Annuities Provide Nourishment In An Income-Starved Environment

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by Susan Rupe

Just as food sustains the body throughout its lifetime, an annuity sustains a client’s savings throughout their retirement.

Just how important an income annuity is to the success of a retirement portfolio was the subject of a recent webinar by Tamiko Toland, director of retirement markets for CANNEX, and sponsored by the National Association for Fixed Annuities.

CANNEX looked at the use of annuity income incorporated into the fixed income allocation, and how that would affect the retirement portfolio sustainability. Among the findings:

» The annuity improves the sustainability of savings throughout retirement.

» Characterizing the annuity as part of the fixed income portfolio can further benefit retirement outcomes, particularly when the portfolio allocation leans more toward the fixed income side.

» The annuity can increase retirement sustainability as well as legacy.

» Equity exposure contributes to both retirement sustainability and legacy.

These findings apply to any form of guaranteed lifetime income, Toland said, whether it comes from an income annuity or guaranteed lifetime withdrawal benefit.

The research looked at whether the retiree would run out of money over the course of retirement. In addition, the research looked at legacy, or how much money would be left over when the retiree dies.

Three different asset allocations were explored in the study.

» Conservative: 30% equity/70% fixed

» Balanced: 60% equity/40% fixed

» Aggressive: 70% equity/30% fixed

The researchers added annuity income in 5% increments starting at 0% and ending at 30%. Researchers looked at a scenario in which the annuity was separate from the remainder of the portfolio and a scenario in which the annuity was included as part of the fixed income allocation.

The percentage of annuity “based on the amount of money put into the annuity on the first day of retirement,” Toland said. “And for the purpose of the study, we used single premium immediate annuities with a 2% inflation adjustment.”

The scenario considers a 65-year-old with $1 million in retirement savings who seeks a starting retirement income of $50,000. The income increases by 2% annually to account for inflation.

The SPIA income amount is based on an average of the top three rates available at the time from a SPIA with a 2% cost-of-living adjustment a company rated at least A++ from AM Best. The rate using a $100,000 premium payment was $410 a month or $4,920 a year.


In this scenario, the conservative portfolio has the highest allocation to fixed income, but it also benefits the most from adding the SPIA. Meanwhile, the SPIA reduces the financial legacy because it dedicates some starting assets to the lifetime income stream with no death benefit.

“One of the things that I think is really important is the basic principle that by shifting the annuity into the fixed income allocation, you’re able to fully allocate the rest of that portfolio into equities, as opposed to if it’s outside,” Toland said. “Then it’s almost like doubling up on the fixed income component.”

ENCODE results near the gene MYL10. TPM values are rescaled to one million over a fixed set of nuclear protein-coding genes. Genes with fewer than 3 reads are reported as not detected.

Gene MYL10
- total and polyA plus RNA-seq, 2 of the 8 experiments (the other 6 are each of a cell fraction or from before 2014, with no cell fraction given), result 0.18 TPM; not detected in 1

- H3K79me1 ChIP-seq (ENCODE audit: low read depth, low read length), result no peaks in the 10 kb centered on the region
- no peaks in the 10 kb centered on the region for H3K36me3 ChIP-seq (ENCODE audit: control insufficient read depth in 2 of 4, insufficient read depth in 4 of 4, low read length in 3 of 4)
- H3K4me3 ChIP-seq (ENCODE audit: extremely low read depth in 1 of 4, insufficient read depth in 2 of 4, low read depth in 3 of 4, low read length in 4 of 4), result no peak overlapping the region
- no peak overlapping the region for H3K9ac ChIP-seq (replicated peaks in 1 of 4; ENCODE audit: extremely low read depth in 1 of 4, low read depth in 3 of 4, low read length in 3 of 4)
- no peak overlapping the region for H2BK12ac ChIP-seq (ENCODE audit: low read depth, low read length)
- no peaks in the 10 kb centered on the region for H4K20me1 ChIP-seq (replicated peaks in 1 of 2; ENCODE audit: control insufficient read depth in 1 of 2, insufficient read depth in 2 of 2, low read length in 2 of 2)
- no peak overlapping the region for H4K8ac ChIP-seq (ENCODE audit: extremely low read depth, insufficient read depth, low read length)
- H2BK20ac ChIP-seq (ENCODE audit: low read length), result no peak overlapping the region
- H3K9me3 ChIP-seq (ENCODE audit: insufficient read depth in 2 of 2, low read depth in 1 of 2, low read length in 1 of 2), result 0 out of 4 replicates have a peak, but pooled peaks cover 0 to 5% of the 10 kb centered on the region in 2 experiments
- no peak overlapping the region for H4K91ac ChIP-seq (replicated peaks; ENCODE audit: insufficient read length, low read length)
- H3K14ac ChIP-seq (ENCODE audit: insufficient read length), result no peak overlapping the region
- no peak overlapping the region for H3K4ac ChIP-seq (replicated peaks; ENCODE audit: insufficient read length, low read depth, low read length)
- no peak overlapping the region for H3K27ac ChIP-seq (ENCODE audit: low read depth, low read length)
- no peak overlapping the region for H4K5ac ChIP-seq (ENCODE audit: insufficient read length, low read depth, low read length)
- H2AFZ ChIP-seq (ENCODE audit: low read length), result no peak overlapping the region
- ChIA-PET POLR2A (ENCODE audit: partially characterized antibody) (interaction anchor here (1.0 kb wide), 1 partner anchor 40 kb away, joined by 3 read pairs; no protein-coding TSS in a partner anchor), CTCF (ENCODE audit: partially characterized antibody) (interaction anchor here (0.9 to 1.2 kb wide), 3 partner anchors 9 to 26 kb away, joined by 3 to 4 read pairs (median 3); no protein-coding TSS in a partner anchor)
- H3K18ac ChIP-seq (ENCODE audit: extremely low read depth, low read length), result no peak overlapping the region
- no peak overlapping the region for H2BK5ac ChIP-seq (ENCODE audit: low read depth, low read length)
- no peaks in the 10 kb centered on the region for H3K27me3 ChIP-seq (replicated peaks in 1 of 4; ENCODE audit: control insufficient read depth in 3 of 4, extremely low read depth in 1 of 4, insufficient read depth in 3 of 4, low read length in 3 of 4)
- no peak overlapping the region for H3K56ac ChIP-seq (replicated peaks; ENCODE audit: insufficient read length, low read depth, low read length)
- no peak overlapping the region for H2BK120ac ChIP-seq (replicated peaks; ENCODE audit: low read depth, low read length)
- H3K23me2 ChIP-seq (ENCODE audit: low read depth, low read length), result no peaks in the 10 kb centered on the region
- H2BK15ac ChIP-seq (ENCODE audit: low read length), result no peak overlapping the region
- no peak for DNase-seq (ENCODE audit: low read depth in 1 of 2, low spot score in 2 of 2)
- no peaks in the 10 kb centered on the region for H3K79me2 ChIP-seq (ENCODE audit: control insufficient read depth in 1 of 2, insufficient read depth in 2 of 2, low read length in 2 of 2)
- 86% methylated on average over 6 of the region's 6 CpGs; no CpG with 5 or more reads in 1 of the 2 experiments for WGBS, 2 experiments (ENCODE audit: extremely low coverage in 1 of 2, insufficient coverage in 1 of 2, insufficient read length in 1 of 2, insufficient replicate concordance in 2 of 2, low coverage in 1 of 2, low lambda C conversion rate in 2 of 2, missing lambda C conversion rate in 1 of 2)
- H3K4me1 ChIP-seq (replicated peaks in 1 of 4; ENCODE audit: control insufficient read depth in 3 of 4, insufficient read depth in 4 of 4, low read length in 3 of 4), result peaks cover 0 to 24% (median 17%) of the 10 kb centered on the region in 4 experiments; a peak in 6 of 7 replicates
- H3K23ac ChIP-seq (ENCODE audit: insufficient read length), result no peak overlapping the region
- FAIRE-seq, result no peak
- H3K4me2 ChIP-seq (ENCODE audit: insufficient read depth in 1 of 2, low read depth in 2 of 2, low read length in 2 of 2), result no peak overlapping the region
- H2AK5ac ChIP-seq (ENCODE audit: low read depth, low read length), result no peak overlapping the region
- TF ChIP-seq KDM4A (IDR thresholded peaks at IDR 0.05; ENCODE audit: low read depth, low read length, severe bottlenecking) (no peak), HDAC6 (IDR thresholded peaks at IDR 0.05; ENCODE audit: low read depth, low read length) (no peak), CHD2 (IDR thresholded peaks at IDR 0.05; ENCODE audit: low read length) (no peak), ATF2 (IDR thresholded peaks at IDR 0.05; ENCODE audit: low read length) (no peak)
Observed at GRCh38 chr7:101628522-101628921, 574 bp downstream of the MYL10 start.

The balanced portfolio has twice the equity allocation of the conservative portfolio. As with the conservative portfolio, adding the SPIA as part of the fixed income allocation gives a noticeable improvement to the portfolio.


Although treating the annuity as part of the fixed income allocation has a noticeable improvement on both the conservative and the balanced portfolios, it has little effect on the aggressive portfolio.

Overall, the findings support the idea that it makes sense to include guaranteed annuity income as part of the fixed income allocation of a retirement portfolio, Toland said. One interesting note, she added, is that much of the effect of this approach shows up in the legacy component and not in the income sustainability component.

She said the findings consider the effect of the annuity purchase on both the strategy’s ability to provide the target income over a lifetime (retirement sustainability quotient, or RSQ) and the size of the legacy.

This is true when simply adding the annuity or counting the annuity as part of the fixed income allocation.

“What I really wanted to focus on is the idea that characterizing the annuity as part of the fixed income portfolio can further benefit outcomes, particularly when the portfolio allocation means towards more towards the fixed income side,” Toland said.

“A lot of good customers for annuities are people who are very conservative-leaning in their investments, and they don’t want to take a lot of chances. But this strategy of including the annuity as part of the fixed income allocation enables the client to be able to have a higher equity allocation. So I think that there’s a general understanding within the industry among people who really understand these products and understand the fundamental dynamics — that not having enough of an equity allocation in a retirement portfolio has its own risks and simply protecting assets alone is not the only thing to consider.

“But protecting assets does allow you to take that risk. And this study is very helpful, I think, in demonstrating how much of an effect that can have in terms of improving outcomes, particularly when clients are conservative in their investments.”

Read the full article, here: https://insurancenewsnet.com/innarticle/annuities-provide-nourishment-in-an-income-starved-environment

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The discussion is not meant to provide any legal, tax, or investment advice with respect to the purchase of an insurance product. A comprehensive evaluation of a consumer’s needs and financial situation should always occur in order to help determine if an insurance product may be appropriate for each unique situation.

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